First, the bad news: When it comes to trash, the average American reportedly produces more than 4 pounds of it per day. Over the course of a year, that adds up to 220 million tons of waste, more than half of which ends up in one of more than 3,500 landfills across the country.
Now, the good news: An eco-conscious movement is actively working to reduce that number — it’s called “zero waste,” and it’s taken root in Atlanta.
The zero-waste philosophy revolves around slashing waste production through recycling, composting, buying in bulk and buying secondhand, so that eventually practitioners are producing nearly no trash at all.
The movement isn’t exactly new, but it has grown through platforms like blogging and social media — searching “zero waste blogger” on Google or Instagram produces thousands of results from around the globe. The private “Zero Waste in Atlanta” Facebook group includes more than 40 locals swapping advice, tips and other tricks for eliminating waste in daily life.
Atlanta zero wasters share tips on a Facebook page devoted to the cause.
One of the members, Anamarie Shreeves, is a pioneer of the movement locally. An arts advocate, freelance consultant, program coordinator and communications expert, Shreeves holds zero-waste workshops at places like Sevananda and Hodge Podge Coffee House, as well as offices and universities.
Shreeves launched her blog in 2013 to chronicle her journey to living a more sustainable life.
“[I shop] in two sections of the grocery store, the bulk section and the produce section — I’m buying food without any packaging on them,” she said.
Shreeves brings her own bags and mason jars to fill with her produce and dry goods. She buys all of her clothes secondhand (though she tries not to do much clothes shopping), and at concerts and festivals, she brings her own cup when she goes out.
Her waste level: Fitting eight months of trash into a mason jar.
Clean Business Model
Some have adopted the practices in more than personal ways.
Karen Glass, a fashion designer with more than 40 years of experience at fashion houses in New York and Paris, found the zero-waste community out of necessity.
She started infusing the practices into her life (without even realizing it) while building and maintaining a small organic farm in Florida. When she moved to Atlanta a few years ago and settled at The Goat Farm Arts Center, she decided to meld her love of sustainability with her career in fashion to embark on her own clothing line, zerøwaste, which launched in late 2016.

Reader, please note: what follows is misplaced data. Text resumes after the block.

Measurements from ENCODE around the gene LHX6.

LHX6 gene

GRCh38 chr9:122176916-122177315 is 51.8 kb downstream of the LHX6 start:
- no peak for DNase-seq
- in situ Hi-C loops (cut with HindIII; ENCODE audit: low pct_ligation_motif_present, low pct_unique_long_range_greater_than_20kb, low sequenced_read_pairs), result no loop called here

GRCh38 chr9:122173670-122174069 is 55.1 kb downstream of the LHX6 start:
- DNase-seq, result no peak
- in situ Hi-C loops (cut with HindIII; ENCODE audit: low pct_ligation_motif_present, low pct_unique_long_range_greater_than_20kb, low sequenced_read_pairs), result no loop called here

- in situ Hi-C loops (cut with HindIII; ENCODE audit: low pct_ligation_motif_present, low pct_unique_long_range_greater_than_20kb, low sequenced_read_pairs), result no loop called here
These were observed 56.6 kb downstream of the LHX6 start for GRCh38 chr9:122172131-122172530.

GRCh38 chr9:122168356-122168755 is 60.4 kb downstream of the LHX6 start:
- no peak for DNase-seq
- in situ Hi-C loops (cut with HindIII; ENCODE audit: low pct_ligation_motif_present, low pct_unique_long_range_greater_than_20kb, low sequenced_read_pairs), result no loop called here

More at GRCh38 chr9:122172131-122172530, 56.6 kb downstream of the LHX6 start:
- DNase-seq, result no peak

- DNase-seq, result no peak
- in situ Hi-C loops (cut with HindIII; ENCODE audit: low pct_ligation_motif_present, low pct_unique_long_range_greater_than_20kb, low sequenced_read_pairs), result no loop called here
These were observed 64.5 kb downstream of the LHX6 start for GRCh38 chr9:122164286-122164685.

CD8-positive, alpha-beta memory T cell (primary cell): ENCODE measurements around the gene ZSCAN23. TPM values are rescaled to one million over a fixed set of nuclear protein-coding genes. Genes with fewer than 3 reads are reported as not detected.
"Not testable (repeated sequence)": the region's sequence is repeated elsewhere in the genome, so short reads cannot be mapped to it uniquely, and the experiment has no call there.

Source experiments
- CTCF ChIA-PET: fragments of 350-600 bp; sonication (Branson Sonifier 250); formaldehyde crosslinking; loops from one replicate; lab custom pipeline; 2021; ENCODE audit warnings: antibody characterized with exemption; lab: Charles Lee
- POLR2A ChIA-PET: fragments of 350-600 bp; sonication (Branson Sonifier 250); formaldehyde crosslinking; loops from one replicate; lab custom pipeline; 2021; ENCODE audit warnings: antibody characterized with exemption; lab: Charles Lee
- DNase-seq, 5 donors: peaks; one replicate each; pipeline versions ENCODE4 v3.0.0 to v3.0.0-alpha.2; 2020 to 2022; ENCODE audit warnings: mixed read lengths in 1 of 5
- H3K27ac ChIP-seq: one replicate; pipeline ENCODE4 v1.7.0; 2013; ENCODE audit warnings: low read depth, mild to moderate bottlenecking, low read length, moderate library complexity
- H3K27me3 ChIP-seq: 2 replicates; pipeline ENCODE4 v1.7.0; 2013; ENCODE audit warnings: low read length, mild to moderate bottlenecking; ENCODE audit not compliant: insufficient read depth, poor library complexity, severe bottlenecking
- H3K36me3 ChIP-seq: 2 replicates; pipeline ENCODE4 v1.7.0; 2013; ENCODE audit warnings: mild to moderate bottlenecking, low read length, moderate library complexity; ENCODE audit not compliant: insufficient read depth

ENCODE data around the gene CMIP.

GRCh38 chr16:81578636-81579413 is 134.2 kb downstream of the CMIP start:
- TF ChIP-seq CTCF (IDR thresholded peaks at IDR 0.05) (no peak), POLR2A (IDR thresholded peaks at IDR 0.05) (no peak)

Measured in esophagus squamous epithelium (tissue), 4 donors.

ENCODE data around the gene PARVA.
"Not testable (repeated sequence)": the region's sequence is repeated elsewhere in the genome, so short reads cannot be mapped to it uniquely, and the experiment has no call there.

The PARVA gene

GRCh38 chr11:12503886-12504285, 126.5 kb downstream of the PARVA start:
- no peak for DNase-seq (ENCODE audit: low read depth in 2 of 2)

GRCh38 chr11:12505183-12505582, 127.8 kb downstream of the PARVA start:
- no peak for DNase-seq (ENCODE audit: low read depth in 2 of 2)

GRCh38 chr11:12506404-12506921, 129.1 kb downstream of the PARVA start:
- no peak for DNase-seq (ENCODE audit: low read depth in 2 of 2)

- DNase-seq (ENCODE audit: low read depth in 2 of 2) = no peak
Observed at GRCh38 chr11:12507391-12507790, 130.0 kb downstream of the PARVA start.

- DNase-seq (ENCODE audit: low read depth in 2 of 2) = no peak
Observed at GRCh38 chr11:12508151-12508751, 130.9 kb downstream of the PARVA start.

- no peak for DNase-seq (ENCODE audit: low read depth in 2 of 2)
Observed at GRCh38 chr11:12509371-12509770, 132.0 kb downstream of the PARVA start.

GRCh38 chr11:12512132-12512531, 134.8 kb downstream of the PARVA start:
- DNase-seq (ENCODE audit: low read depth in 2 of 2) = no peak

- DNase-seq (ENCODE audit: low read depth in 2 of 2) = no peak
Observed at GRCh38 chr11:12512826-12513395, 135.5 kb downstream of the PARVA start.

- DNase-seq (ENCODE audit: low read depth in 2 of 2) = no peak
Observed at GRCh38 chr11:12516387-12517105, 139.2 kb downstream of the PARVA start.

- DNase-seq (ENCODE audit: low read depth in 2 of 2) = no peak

The womenswear pieces are created from scraps and leftover fabrics that Glass has collected over the years — everything from woven silks from Shanghai factories and Italian textile end-cut leftovers to flea markets and thrifted menswear. Her three collections, created with the help of apprentices, consist of basics (T-shirts, jeans and button downs), a knitwear line (made with Global Organic Textile standard certified materials) and an “archives” line, made from high-end luxury fabrics, with pieces priced at an average of around $5,000.
She’s currently in talks to get a brick-and-mortar location in Phipps Plaza.
Atlanta business owner Corinne Coe has been a zero waster for decades. She hasn’t just incorporated the principals of zero waste into her business, she created the entire company around them.
Her firm, Terra Nova Compost, founded in 2013, provides compost education and consulting. The company helps people learn to waste less through workshops for kids and adults, installation of compost systems, consulting and developing community programs. Terra Nova even launched a bike-powered, community compost project on the West End.
“We are taught not only that it is OK to consume, but that it’s a good thing,” Coe said. “That’s uncommon in other parts of the world and certainly in traditional cultures.”
Terra Nova is based in Atlanta, but also does work in several other states, as well as internationally.
‘Mindset For Living’
Still, zero waste has to start with personal habits, practitioners say.
Personally, Coe composts as much as possible — including cotton swabs and hair from her brush.
“There are environmental and social costs that are hidden behind the veil mass production,” she said. “Zero waste makes sense for the environment and in terms of social justice.”
Glass echoes those sentiments, saying zero waste is “my mindset for living.”
“I hope we can inspire people to live and work the same way, to really focus their life on what’s important,” she said.
She advises those curious about the movement to start with baby steps, like buying in bulk or shopping more secondhand.
“Compassion is so key in getting people to understand and accept something that could be very radical to them,” she adds. “It takes a bit of a push to change people’s minds.”
Where to shop?
Sevananda: A natural food market that locally sources its products.
Buffalo Exchange: A second-hand store where environmentally conscious customers can buy, sell and trade clothing.